Philosophical objections to early childhood programs, part 2: are early childhood programs unfair to the more competitive parents?

I am considering various philosophical objections to early childhood programs. This topic is explored in chapter 11 of Investing in Kids. Yesterday, I considered the issue of excessive governmental control over parental choice. Today, I consider whether early childhood programs are unfair to parents who are already successfully using all their resources to help their children succeed in life.

Consider the philosophical argument made by well-known conservative author Dinesh D’Souza:

“I have a five-year-old daughter. Since she was born—actually, since she was conceived—my wife and I have gone to great lengths in the Great Yuppie Parenting Race … Why are we doing these things? We are, of course, trying to develop her abilities so that she can get the most out of life. The practical effect of our actions, however, is that we are working to give our daughter an edge—that is, a better chance to succeed than everybody else’s children … “

“Now, to enforce equal opportunity, the government could do one of two things: it could try to pull my daughter down, or it could work to raise other people’s children up. The first is clearly destructive and immoral, but the second is also unfair. The government is obliged to treat all citizens equally. Why should it work to undo the benefits that my wife and I have labored so hard to provide? Why should it offer more to children whose parents have not taken the trouble?”

I think Mr. D’Souza more bluntly expresses what is behind some people’s objections to government support for early childhood programs.

What response can be made to this objection?  First, one might ask about what is fair from the perspective of the child. Is it fair that some children may be handicapped from the start of life? These handicaps may be not simply due to “parents…not [taking] the trouble”. The parents may be dead, or may face such severe poverty problems that it is difficult to fully meet their children’s needs.

Second, helping children from disadvantaged families need not impose costs on the Yuppie parents. Mr. D’Souza seems to be implicitly using a model in which the number of good jobs in America is fixed.  But this is untrue.

If the quantity and quality of the American labor supply improves, more and better jobs will be created. Mr. D’Souza should have more faith in the ability of the private economy to respond to expanded labor supply. The empirical evidence supports this belief that employers will respond to an improvement in labor supply. As a result, if the children of the disadvantaged are provided with better supports during early childhood, the entire economy will expand, and Mr. D’Souza and other Yuppie parents will not lose out.

In fact, the Yuppie parents and their children may gain from help for the children of the disadvantaged.  High-quality early childhood programs can reduce crime and welfare costs, and increase tax revenue, thus providing both fiscal benefits and quality-of-life benefits for the upper class.

About timbartik

Tim Bartik is a senior economist at the Upjohn Institute for Employment Research, a non-profit and non-partisan research organization in Kalamazoo, Michigan. His research specializes in state and local economic development policies and local labor markets.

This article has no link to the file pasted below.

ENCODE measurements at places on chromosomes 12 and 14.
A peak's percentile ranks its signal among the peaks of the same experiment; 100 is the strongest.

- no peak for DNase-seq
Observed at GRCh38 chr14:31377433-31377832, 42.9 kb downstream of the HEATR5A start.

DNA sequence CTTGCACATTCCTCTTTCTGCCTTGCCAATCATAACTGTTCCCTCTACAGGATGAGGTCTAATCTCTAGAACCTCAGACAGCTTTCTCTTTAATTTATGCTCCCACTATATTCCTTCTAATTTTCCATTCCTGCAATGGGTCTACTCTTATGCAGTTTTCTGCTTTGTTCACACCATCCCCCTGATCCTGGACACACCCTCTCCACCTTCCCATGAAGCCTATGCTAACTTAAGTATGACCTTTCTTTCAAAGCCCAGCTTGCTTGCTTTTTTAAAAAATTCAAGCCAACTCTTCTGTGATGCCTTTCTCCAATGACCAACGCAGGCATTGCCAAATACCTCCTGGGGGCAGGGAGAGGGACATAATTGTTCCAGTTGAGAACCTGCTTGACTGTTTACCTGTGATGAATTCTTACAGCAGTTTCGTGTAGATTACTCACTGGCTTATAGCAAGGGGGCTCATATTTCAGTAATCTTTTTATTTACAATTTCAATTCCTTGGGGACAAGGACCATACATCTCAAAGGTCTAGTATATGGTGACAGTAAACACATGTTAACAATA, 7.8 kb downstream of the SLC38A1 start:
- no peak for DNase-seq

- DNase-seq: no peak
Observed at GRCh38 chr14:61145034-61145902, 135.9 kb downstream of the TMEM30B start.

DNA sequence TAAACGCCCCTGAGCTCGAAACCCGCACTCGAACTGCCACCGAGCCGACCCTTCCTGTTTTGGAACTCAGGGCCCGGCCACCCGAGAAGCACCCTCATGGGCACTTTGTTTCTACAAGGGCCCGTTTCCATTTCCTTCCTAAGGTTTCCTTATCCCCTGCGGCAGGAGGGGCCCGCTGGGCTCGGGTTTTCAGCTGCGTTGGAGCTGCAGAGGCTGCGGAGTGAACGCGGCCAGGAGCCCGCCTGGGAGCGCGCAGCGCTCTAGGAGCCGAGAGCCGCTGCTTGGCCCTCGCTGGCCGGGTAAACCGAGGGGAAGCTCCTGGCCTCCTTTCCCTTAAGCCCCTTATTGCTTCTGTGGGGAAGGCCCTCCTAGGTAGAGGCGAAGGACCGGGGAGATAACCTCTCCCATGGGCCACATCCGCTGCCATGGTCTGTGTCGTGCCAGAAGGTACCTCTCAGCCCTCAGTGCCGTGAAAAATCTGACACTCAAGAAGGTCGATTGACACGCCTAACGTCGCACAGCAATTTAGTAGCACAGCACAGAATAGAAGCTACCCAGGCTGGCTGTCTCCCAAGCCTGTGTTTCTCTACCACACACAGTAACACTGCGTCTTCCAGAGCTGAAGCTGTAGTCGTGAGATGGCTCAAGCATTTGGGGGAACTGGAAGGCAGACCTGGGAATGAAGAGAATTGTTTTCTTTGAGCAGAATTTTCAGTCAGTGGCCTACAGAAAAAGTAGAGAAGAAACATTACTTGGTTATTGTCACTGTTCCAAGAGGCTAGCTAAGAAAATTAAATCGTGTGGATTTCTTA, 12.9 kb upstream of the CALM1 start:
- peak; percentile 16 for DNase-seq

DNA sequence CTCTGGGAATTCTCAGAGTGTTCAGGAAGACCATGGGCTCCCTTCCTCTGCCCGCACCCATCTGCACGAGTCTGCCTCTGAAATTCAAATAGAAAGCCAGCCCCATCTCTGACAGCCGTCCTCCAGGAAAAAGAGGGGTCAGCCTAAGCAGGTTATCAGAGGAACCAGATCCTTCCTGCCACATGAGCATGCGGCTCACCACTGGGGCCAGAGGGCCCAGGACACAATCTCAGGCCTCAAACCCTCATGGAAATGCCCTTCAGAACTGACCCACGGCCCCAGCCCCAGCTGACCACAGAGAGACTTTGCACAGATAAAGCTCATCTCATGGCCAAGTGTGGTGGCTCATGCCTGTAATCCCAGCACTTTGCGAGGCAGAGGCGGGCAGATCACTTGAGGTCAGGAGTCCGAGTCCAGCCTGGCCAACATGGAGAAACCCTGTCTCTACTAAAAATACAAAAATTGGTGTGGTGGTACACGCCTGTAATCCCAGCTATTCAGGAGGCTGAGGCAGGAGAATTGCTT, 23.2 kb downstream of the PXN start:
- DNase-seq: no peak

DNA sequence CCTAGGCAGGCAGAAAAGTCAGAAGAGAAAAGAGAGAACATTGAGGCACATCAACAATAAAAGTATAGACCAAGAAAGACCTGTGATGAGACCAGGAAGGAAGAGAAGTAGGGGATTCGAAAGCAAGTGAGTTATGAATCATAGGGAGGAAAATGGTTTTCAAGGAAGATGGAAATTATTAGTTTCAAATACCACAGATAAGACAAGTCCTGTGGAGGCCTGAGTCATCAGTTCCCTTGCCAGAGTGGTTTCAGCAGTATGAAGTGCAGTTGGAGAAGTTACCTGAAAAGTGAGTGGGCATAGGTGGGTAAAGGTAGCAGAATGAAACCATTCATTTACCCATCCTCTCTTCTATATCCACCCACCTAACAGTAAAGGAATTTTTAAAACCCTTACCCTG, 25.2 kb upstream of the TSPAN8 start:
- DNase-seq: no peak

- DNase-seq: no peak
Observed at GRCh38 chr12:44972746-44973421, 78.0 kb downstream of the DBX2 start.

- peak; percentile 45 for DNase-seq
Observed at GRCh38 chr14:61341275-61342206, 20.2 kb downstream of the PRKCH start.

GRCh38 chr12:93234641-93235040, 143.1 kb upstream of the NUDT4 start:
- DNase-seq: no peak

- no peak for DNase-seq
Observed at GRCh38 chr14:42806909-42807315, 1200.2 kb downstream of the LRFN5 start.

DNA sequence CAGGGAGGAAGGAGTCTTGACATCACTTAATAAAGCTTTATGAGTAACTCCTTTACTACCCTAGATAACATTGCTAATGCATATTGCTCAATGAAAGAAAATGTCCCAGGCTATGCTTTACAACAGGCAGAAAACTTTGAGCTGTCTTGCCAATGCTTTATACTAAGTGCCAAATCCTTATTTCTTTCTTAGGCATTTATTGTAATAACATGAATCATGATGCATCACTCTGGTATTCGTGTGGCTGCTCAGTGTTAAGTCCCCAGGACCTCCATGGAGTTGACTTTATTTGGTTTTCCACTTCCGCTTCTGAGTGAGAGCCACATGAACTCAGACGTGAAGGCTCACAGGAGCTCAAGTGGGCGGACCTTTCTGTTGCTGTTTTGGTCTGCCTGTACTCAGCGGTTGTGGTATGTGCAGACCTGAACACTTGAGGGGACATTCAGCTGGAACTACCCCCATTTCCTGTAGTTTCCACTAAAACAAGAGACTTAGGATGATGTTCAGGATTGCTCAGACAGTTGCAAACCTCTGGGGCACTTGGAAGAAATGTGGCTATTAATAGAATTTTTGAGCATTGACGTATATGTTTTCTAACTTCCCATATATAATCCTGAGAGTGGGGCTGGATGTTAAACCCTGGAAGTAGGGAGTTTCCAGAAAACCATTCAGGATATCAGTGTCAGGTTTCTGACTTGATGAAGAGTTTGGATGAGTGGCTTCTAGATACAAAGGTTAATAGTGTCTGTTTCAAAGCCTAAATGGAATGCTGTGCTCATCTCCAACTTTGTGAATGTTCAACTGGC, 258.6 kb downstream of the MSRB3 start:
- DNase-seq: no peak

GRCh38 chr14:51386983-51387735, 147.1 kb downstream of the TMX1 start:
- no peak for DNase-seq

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3 Responses to Philosophical objections to early childhood programs, part 2: are early childhood programs unfair to the more competitive parents?

  1. diana says:

    The key is high quality programs. I don’t think we will be able to provide the same quality early education program to all children in different parts of the country. Most objections are based on personal experience . Others may just not care if current poor education hasn’t impacted them. We are all taxpayers and we should have choices. Or, somehow, get better teachers out to all parts of the nation.
    Why not employ ‘master’ teachers online and educate each child in his or her home or other less expensive center. (who wouldn’t want to have Bill Nye the science guy teach them–and then employ tutors if needed..this could be developed. (I’ve met too many home schoolers to know that socialization is not a problem–students could always meet for sports that too many schools focus on).
    We need to think of the future when parents will be working from home and kids will be taking college credits online in elementary school.

    • timbartik says:

      Thank you for your comment, Diana.

      I agree that we need to have high-quality programs. However, I think that it is feasible for typical school districts or typical state governments to implement such programs if there is sufficient funding and some attention to critical details such as a good curriculum, reasonable class sizes, and salaries sufficient to attract and retain good teachers.

      As I have outlined in previous posts, studies suggest that preschool programs run in diverse places such as Oklahoma, New Jersey, West Virginia, New Mexico, Michigan, and Chicago Public Schools have all shown good effects.

      I don’t think I agree with you that socialization is not a problem in relying solely on on-line education. Many of the long-term benefits of high-quality preschool appear to be due to its effects on “soft skills”, as outlined in a previous post. These soft skills include not only “socialization”, but dealing with teachers, and developing abilities to plan and defer gratification in a group setting.

  2. Pingback: Why should someone support investing in “other people’s children”? | investinginkids

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